It's a long way down the main road, lined with the ruins of several buildings that your guide will describe in detail.
Finnaly it all ends facing the library, whose facade is the best preserved of all, and the most harmonious. An excellent detail in the historical visit, that withdraws importance to everything that is next to it.
We had an amazing experience at Ephesus! It was pretty crowded (especially because we came in on a cruise ship) but we had booked a private tour ahead of time and it was totally worth it. The Library reconstruction was incredible and we were able to walk right into it, touch it and sit on the steps! If you are traveling to Turkey you cannot miss Ephesus; just being in a city founded thousands of years ago is an experience you will never forget. Like I said, go with a private tour guide. We love history and felt we gained a lot more knowledge about the city than the large groups did and our guide was good about tailoring our experience to what we found interesting. (Plus you don't have to wait around on other group members!) Another tip: bring water. It's pretty warm in Ephesus and not a lot of shade to be found. We had a Camelbak hydration pack filled with ice water and were so glad we brought it!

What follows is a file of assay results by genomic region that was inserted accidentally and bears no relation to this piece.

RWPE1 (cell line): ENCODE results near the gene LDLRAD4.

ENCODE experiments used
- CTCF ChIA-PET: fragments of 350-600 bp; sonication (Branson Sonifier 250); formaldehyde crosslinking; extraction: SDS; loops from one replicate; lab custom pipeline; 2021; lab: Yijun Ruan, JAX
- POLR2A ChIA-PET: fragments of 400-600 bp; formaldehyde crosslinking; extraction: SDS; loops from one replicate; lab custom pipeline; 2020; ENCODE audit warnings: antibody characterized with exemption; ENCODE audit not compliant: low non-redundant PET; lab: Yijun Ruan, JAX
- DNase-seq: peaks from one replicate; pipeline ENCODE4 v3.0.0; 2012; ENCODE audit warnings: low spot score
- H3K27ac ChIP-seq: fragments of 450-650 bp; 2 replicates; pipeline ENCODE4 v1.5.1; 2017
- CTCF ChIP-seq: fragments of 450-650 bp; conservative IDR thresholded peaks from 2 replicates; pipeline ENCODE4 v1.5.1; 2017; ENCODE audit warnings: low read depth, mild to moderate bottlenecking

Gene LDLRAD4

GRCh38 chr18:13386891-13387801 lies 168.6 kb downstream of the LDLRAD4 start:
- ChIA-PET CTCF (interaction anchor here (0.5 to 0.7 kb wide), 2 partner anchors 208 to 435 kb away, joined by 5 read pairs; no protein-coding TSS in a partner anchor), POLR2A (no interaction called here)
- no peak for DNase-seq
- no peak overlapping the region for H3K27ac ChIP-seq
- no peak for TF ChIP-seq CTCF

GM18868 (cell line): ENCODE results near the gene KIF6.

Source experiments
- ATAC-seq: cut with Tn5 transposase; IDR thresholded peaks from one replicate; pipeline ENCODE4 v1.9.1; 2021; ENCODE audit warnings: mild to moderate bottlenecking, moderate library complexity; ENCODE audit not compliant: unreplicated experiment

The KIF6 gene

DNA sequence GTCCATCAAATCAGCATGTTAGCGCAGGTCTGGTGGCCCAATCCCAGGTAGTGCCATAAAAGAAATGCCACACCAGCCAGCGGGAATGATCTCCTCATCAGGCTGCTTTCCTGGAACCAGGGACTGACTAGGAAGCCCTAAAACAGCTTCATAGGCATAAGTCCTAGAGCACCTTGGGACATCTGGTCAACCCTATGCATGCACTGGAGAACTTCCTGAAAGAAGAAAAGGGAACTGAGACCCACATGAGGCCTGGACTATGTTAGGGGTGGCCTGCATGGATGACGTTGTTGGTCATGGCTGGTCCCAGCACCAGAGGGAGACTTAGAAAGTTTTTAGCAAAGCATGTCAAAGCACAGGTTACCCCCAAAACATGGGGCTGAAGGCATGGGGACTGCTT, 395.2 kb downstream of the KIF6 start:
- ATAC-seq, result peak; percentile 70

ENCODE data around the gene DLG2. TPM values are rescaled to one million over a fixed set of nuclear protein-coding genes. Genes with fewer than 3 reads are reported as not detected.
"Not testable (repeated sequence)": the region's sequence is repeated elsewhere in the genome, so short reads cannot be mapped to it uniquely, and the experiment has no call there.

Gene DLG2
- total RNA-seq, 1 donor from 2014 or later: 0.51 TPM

Celsus Library of Ephesus represents the power of knowledge during the Roman times.
It is the one of the finest structures in Ephesus ( and the most pictured i guess). The building is approached via a broad flight of steps.
The library was probably built as a monumental tomb to Celsius by his son,Gaius Julius Aqua.
But since during that time only building for public is allowed in the city center,so it doubles up as a library.
You can see four statues symbolizing the characteristics of Celsus standing in between niches in the lower story of this two-storied facade.These are the Sophia (wisdom),Episteme (knowledge), Ennoia (thought) , Arete (virtue) of Celsus
The statues are copies of original,which are now in the Ephesus Museum in VIENNA